Here is the link to her TED Talk now on the national site Ted.com
Another economic reality is possible — one that values community, sustainability and resiliency instead of profit by any means necessary. Niki Okuk shares her case for cooperative economics and a vision for how working-class people can organize and own the businesses they work for, making decisions for themselves and enjoying the fruits of their labor.
This talk was presented to a local audience at TEDxCrenshaw, an independent event. TED editors featured it among our selections on the home page.
The owners of the Vermont Gage Carwash celebrate the anniversary of their joint entrepreneurial initiative.PHOTO: AURELIA VENTURA / THE OPINION
BY:JACQUELINE GARCÍAFEBRUARY 22, 2017
After a battle to get unionized, the Vermont Gage Car Wash was one of 16 businesses that did it in 2014. But before enjoying the benefits of the union, the workers had to face a crisis.
Miguel Cruz was one of the 13 unionized workers of the car wash who already enjoyed worker protections. In 2015, the 31-year-old Mexican, who lived near work, saw one night that they were getting things out of business.
” The owner closed the business without telling us anything, ” recalls Cruz.
The next day the employees came to work and the car wash service did not open nor did the owner appear.
“We were waiting three days for answers and for our check and she told us that she had already given it to the union,” said Cruz, saying it was a lie.
Miguel Cruz at the Vermont Gage Carwash Anniversary Celebration (Photo: Aurelia Ventura / La Opinión)
They form a cooperative
The disappointment of losing their job, instead of cowing them, strengthened the 13 workers who decided to start the business themselves . With the help of their union United Steelworkers Local 675 and the Los Angeles Union Cooperative (LUCI) they began to raise funds.
The group registered the business again but this time as a workers’ cooperative . In this case the business is controlled by the workers who have invested some money. The profits of the business are equitable and the board of directors of the cooperative is in charge of voting in the decisions. Workers continue to benefit from their union and LUCI advises them on business development.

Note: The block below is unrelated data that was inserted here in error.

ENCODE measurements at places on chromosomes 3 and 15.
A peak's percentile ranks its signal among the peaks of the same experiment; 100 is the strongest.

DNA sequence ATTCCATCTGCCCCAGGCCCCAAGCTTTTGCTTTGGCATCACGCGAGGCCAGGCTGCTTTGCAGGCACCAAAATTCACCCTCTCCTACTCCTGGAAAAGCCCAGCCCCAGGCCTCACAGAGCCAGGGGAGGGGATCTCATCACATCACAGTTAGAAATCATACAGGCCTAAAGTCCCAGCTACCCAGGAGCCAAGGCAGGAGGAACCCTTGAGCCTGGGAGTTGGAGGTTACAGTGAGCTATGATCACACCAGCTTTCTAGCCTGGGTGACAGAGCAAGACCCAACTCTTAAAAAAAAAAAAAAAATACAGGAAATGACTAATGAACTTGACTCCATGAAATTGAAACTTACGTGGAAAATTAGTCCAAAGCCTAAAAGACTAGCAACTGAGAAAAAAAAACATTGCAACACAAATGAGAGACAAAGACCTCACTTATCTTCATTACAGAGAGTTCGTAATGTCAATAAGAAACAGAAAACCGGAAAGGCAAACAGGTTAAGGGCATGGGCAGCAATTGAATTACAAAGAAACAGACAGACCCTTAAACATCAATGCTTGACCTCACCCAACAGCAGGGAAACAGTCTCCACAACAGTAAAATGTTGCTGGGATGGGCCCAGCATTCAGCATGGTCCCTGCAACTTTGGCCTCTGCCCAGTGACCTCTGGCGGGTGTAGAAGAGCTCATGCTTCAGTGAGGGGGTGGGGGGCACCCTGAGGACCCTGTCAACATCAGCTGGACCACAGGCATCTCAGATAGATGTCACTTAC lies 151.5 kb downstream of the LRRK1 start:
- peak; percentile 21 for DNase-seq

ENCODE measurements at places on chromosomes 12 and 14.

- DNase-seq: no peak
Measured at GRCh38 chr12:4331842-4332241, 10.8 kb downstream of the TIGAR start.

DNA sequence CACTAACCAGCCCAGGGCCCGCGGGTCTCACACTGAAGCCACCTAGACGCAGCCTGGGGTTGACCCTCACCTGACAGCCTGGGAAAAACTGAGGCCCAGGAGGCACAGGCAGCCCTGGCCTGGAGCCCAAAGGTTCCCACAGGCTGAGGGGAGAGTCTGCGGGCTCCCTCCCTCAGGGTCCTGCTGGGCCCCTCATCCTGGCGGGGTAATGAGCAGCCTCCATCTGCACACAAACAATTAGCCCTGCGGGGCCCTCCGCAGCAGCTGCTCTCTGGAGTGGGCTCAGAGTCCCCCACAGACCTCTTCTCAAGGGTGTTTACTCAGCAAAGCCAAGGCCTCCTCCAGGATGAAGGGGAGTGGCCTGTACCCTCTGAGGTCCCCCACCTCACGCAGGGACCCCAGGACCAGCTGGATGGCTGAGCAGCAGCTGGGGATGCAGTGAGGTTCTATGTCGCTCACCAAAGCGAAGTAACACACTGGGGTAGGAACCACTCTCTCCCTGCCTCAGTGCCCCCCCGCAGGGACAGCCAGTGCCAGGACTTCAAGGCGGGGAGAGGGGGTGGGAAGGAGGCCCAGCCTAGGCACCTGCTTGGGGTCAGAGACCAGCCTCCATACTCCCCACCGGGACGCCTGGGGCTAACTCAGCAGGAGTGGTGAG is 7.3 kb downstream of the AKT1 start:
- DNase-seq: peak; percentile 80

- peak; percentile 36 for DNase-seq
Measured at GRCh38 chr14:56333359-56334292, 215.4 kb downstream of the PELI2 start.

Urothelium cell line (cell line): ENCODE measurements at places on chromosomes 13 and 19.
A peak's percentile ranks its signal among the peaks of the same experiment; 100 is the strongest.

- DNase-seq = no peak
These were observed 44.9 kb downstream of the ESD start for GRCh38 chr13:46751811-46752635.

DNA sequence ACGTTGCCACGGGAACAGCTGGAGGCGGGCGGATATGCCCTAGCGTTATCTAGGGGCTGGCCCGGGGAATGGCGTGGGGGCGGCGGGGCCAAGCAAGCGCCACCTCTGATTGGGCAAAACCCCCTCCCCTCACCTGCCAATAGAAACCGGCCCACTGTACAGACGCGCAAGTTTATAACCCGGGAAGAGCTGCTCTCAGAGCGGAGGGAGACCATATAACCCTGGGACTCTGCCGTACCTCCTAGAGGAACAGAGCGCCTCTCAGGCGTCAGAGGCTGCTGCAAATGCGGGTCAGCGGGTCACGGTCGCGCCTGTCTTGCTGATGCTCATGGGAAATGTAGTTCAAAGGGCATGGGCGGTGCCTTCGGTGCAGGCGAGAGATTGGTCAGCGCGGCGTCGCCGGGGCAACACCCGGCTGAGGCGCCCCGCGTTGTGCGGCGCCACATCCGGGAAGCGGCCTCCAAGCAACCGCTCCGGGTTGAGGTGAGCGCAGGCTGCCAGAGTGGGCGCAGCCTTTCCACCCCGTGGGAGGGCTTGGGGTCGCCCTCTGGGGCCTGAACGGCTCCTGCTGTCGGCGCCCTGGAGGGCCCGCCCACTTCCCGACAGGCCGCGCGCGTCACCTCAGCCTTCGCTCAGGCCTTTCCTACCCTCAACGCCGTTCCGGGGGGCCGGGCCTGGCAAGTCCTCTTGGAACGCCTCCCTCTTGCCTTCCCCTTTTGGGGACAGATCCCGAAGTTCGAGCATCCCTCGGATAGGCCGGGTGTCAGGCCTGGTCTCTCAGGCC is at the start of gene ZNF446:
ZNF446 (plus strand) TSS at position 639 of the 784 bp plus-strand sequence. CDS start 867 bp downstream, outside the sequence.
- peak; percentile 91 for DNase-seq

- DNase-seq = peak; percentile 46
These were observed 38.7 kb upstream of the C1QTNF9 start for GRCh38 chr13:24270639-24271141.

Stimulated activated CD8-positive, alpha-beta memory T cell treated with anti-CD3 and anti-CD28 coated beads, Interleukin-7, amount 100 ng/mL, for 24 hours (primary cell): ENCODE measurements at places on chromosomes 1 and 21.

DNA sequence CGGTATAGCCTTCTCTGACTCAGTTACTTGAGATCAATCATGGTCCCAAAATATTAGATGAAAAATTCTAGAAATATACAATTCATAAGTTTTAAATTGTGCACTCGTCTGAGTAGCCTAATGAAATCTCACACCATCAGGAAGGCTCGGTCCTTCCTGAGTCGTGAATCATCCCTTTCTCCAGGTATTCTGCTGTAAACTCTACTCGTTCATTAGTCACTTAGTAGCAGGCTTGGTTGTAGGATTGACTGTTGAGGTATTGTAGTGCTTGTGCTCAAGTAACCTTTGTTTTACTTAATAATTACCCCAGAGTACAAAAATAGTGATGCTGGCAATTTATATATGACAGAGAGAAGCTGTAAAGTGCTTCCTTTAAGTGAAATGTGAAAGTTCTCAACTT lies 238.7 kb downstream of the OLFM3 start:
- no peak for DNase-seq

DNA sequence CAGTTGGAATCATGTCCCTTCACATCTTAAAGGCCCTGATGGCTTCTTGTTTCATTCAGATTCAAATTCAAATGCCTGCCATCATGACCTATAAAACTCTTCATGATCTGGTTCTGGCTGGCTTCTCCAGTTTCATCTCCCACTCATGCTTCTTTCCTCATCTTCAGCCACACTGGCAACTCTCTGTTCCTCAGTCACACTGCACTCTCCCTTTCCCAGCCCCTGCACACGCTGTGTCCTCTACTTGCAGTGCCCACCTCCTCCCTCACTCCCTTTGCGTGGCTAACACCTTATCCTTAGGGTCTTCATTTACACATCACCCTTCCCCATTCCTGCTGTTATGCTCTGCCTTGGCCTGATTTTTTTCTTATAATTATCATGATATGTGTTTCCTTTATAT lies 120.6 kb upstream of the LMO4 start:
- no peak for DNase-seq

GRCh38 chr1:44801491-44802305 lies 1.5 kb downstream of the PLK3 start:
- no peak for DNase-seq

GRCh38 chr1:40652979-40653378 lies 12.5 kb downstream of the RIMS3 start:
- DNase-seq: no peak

Union representative Manuel Ramirez said United Steelworkers Local 675 represents about 30 car wash businesses ranging from San Diego to Pasadena.
” We strive for workers to have safe drinking water, on-time breaks, overtime paid, contracts with a percentage above the minimum wage, and we also negotiate holidays and get paid for sick days that they do not use ,” Ramirez said.
Most important, in this case, is that workers now feel they have a voice and feel they are being heard, the representative added.
The 13 workers who decided to join and form a cooperative celebrate the anniversary of their business (Photo: Aurelia Ventura / La Opinión)
José Manuel Zúñiga, 56 and part of the group of 13 carwashers that make up the cooperative said that when he saw the strength of his colleagues to fight for the business he decided to join. Zuniga had a little fear of losing his job, but he did not lose faith.
” I am happy to be part of this group because now I know it is a very strong obligation ,” he added.
Rusty Hicks, executive director of the Los Angeles County Labor Federation (AFL-CIO), who was present at the car wash celebration said that this group of employees is a role model.
The community participated in the celebration, which included music by Los Jorneros del Norte among other attractions (Photo: Aurelia Ventura / La Opinión)
” The fight for workers to have a better life began in this same place four or five years ago and now we are back where the employees have advanced and they have shown us that if you want something done right you have to do it yourself ” , Hicks said congratulating them on having the courage to continue the business under his command.